The workhorse

I’m typing this blog post today on a 2013 MacBook Air.

I have to say, this little machine has fit me like a glove, however unintentionally. It was bought hurriedly, to replace an aging PowerBook with a dying battery, and at the time I overbought because the tricked-out model was in stock at the Apple Store.

Since then, it’s been a trusty partner for our household. For most of its life, it was the shared home computer for my wife and me, as well as for our children as they began to get online. Between that and our work machines it did good broad duty.

Last year, we got two new computers in rapid succession—a family replacement for this computer, and a new Macbook Air for our older son—and this became our disposable unit that I’d bring to work, coffee shops, etc. When covid-19 hit, our younger son took over the new laptop, leaving me on this machine full-time.

With the exception of a command key that popped out (I popped it back in, poorly but effectively; one corner has been sunken into the body for years) and a midlife battery replacement, it’s been reliable and productive. In this year of remote use, it’s finally starting to falter under heavy use: the trackpad isn’t clicking well, and I’m wearing off the coating on the other command key.

With the specter of more remote learning ahead, I’m probably going to buy yet another laptop, so my fourth grader and I don’t have to bicker over the “good” computer. If the 2013 Air died midstream I’d be in for a long week.

But I have to say I’ve been very content. This computer just goes and goes. When it crashes—there’s a lot of cruft on my machine after 7 years—restarts are quick and save states respected. The Magsafe power cord has saved me many times. Staying on an old OS (I’m still on Sierra! That’s borderline embarrassing) has allowed me to keep old software humming along (I’m looking at you, Photoshop CS 5.1). And while I’m not fussy about such things, I do find that the old school keyboard is more comfortable than the chiclets on the 2019 Airs in our possession.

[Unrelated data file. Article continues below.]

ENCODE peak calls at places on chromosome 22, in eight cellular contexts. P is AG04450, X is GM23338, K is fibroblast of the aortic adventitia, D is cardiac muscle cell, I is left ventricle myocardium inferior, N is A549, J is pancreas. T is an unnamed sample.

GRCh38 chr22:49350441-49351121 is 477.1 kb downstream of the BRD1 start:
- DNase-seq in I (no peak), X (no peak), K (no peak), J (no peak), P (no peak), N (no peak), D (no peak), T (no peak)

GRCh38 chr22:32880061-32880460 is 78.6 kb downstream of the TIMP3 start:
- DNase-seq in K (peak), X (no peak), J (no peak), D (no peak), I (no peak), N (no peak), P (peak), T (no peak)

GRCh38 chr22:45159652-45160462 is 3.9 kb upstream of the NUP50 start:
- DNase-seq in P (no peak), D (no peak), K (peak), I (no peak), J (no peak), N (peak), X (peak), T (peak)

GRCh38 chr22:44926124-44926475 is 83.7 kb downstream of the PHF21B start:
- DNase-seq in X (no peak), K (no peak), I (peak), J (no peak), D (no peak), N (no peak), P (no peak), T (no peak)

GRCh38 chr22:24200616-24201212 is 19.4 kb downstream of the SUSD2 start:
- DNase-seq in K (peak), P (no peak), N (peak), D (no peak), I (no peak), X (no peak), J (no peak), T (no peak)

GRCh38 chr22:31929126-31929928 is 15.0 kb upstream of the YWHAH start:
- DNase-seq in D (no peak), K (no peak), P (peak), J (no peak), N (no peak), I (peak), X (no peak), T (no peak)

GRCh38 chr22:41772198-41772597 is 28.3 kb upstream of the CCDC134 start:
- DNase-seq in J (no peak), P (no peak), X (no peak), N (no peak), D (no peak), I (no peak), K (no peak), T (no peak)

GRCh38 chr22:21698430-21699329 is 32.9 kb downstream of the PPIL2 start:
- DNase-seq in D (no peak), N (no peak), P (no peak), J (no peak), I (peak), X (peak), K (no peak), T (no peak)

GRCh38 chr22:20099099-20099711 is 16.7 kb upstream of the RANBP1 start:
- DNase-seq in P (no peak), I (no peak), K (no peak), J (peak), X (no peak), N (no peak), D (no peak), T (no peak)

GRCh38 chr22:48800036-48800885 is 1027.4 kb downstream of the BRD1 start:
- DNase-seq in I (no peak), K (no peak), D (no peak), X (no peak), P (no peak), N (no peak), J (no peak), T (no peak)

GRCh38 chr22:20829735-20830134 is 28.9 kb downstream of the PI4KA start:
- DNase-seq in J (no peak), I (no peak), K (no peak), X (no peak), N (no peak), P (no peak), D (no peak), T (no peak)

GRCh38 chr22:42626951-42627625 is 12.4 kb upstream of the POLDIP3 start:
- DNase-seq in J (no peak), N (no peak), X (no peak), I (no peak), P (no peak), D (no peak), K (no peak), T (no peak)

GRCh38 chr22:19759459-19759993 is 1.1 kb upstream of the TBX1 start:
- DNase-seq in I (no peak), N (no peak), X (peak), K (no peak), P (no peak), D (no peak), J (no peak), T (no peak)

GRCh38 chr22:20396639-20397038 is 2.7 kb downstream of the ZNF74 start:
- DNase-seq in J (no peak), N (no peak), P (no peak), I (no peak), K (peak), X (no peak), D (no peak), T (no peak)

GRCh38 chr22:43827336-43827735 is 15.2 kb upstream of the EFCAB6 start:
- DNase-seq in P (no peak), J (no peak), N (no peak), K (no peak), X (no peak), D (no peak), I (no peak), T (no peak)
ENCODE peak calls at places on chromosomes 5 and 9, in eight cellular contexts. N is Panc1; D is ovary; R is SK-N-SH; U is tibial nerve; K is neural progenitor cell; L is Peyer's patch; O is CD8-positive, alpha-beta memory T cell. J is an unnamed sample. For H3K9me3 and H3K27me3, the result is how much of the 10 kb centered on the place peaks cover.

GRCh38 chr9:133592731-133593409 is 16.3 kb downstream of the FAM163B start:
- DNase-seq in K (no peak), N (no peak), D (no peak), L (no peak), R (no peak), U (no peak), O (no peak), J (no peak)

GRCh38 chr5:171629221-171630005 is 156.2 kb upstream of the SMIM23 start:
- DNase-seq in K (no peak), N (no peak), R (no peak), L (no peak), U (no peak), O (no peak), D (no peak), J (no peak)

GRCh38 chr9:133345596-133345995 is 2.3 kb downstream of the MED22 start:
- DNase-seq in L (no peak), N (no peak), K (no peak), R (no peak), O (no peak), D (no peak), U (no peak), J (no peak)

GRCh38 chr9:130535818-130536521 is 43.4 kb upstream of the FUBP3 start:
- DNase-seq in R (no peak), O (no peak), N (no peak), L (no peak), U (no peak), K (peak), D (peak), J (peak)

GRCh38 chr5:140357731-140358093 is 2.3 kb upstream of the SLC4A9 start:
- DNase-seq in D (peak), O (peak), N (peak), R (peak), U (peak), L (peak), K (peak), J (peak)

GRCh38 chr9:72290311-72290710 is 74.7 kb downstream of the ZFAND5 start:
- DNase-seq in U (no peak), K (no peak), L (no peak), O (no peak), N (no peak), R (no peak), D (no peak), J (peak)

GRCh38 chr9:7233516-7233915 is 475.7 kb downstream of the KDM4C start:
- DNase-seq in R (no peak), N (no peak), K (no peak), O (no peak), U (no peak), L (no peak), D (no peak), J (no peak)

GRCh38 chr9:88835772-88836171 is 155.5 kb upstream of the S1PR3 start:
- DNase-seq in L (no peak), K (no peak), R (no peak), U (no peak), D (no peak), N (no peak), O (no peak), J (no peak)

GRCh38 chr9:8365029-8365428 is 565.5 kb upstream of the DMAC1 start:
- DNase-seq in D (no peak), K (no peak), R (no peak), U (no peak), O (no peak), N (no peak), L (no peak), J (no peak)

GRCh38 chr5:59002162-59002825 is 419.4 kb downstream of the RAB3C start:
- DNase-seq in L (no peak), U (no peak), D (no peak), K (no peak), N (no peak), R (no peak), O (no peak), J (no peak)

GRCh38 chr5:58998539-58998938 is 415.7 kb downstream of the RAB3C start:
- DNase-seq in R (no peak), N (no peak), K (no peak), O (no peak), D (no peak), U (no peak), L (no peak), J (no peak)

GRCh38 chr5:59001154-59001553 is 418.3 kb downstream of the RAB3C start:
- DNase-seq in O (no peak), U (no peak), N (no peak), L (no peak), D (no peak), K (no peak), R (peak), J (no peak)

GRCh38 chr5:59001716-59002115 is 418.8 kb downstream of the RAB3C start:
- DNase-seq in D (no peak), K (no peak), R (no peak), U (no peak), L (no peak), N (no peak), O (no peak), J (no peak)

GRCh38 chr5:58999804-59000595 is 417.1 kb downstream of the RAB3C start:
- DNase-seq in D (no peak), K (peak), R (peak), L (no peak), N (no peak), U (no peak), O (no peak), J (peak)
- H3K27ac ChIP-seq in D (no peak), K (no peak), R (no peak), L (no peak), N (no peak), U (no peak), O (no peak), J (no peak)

It’s been a good machine. I’m sure it will linger (for the Photoshop, mostly). And that will be fine.

“You should have your own place in the internet.”

Hear hear! There’s a reason you can still read my twentieth-century writings, in their original format, at their original URLs, and it has everything to do with many of the points in this essay about blogging on one’s own website. (Not that you should read my old blog posts, but some of them are still fun.)

Deep in the era of essential/evil/ephemeral social media, having your own little corner of the internet is still a wondeful thing.

(Via Longboard)

After Shopping

Hey, I’m blogging again! Yes, a little bit here, but much more at After Shopping, my new site keeping track of the changing landscape of retail and storefronts as America grapples with the economic impacts of covid-19.

This is familiar territory for me in an unfamiliar environment. Longtime readers of this space will recall Timely Demise, which I spooled up during the financial crisis, just over a decade ago. I had a good run with it and learned a ton.

I’d thought about rebooting the concept for a few weeks and got set up in just the past few days. Once I found a name that resonated, and an appropriate angle to pursue, I was off and running. And run I shall: just to baseline the news to date for launch, I penned nine blog posts in the span of a few hours.